This week for the friday feature, I thought I’d offer tips on Submitting.
Last year, I had 17 or 18 publications. This year so far, I’ve had maybe 9 or 10 acceptances. I must be doing something right.
I think it should go without saying your work should be free of grammar and punctuation errors. I heard from one writer who was offended by an editor; her response: “I know I had errors, but they weren’t that bad.” – No excuses. Edit that work before you send it out.
First: Make a regular time to sit down to submit. This takes HOURS. It’s not going to be just a fifteen minute or thirty minute venture. You must read what the lit mags are looking for as well as how they want it submitted. Then compare it to what you might have already written, or what you’re willing to write.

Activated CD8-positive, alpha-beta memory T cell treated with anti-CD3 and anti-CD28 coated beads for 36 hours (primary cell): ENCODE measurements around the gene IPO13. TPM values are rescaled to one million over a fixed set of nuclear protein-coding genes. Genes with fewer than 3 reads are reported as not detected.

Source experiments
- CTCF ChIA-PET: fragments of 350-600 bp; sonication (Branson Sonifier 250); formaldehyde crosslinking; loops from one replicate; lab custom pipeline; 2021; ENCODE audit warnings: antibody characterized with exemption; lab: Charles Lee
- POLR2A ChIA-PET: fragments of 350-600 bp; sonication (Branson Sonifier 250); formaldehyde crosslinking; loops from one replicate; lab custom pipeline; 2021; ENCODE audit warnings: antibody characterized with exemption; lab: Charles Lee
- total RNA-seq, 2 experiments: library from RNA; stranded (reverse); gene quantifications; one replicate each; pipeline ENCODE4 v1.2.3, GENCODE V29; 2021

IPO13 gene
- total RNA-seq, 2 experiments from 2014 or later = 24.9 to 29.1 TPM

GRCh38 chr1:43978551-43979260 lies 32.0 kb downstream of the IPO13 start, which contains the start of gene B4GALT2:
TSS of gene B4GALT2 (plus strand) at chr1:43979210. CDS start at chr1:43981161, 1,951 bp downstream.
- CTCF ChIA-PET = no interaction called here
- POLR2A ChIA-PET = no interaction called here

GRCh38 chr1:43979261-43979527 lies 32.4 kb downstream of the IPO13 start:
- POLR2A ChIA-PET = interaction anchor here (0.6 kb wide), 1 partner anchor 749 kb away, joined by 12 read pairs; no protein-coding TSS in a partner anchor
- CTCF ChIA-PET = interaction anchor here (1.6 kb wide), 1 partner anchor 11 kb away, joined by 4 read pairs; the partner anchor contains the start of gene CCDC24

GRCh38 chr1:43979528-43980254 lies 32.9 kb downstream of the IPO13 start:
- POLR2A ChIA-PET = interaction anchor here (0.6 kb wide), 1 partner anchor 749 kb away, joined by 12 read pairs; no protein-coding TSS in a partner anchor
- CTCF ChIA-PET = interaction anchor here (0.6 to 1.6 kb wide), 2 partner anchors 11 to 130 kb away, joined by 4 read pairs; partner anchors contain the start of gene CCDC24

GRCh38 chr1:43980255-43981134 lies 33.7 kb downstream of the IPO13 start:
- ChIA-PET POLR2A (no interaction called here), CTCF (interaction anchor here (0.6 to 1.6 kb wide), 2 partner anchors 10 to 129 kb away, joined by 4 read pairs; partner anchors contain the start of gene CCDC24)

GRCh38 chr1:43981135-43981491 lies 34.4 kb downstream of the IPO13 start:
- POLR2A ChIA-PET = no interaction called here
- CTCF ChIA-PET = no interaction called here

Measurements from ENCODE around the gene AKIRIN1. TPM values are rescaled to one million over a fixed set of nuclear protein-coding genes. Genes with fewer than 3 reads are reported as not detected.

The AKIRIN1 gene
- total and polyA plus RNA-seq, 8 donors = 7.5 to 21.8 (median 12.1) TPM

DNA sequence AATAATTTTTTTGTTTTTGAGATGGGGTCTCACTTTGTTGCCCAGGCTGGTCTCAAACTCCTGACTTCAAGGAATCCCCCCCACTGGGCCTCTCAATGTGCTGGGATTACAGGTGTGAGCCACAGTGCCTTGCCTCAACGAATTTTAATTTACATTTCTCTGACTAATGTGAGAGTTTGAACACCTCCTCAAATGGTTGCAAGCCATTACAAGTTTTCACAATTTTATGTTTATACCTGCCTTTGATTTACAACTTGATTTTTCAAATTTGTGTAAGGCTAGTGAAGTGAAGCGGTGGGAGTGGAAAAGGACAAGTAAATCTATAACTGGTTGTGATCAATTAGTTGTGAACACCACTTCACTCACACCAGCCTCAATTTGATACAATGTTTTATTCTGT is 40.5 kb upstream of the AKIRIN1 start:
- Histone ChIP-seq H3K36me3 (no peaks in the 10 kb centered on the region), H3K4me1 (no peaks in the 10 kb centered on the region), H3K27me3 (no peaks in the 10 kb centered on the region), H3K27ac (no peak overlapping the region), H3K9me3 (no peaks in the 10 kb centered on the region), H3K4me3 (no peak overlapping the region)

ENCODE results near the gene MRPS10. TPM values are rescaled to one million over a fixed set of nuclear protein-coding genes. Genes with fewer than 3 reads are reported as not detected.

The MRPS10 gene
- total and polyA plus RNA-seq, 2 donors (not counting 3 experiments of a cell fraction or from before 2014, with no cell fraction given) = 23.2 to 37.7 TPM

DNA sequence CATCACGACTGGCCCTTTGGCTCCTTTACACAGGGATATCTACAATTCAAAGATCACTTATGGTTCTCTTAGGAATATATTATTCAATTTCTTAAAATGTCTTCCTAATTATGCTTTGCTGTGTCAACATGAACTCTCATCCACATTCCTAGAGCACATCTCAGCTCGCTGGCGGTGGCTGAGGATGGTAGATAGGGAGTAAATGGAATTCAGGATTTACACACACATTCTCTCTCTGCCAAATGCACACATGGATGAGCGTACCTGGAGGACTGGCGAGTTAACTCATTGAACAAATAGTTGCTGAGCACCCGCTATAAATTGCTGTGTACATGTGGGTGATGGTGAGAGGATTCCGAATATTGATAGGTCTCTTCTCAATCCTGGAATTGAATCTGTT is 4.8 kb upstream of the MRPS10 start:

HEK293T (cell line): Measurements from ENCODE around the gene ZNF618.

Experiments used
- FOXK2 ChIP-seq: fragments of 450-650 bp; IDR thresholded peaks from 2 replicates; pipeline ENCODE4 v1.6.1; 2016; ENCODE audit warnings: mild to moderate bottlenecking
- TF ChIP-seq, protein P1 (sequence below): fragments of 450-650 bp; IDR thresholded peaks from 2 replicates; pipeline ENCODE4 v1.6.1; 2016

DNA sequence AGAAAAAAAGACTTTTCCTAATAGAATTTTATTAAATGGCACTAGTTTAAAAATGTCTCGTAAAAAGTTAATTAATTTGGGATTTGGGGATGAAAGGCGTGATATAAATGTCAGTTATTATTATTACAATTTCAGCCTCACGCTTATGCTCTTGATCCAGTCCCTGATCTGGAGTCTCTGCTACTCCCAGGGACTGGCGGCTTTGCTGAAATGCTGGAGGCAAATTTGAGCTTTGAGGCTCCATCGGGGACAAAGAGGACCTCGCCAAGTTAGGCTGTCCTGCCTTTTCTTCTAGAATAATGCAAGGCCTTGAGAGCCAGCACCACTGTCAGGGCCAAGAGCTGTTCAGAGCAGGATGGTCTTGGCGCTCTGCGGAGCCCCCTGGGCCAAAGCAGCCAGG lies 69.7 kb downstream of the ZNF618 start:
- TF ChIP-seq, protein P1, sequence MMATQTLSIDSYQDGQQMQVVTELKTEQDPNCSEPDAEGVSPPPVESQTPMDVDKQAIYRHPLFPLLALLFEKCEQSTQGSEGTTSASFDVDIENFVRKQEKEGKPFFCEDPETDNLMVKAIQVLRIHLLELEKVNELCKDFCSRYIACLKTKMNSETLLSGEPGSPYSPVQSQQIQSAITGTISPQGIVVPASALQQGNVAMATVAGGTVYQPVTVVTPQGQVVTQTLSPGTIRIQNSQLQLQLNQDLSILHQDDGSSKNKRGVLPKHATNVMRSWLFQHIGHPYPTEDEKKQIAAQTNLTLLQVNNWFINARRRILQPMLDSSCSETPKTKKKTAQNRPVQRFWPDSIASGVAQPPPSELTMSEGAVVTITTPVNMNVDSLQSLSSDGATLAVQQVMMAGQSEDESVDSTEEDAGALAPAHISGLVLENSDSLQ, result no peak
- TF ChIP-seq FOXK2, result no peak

Second: Keep track of your submissions.
Third: Accept rejection. (It tells me that I’m doing my job by submitting.)
Fourth: Accept criticism. You are going to get opinions. Just today, I received a rejection that said I repeated a word. That was the whole of their rejection. The word in question was repeated twice in the whole story, but I guess they didn’t like it. I moved on.
Fifth: If they ask for changes – agree (maybe). I’ve met many writers who take issue with this. They wonder if I don’t care about my work. They think I’m mad for even considering it. There are some things I won’t change. But, so far, the editors who have asked for changes have asked for simple things like rewrite this sentence, change this punctuation. No one has asked me to make major changes to any piece I love.
And Finally: Be considerate to writers, editors, and publishers in emails, on public sites, and anywhere you may meet them. When you act inappropriately, word can get around.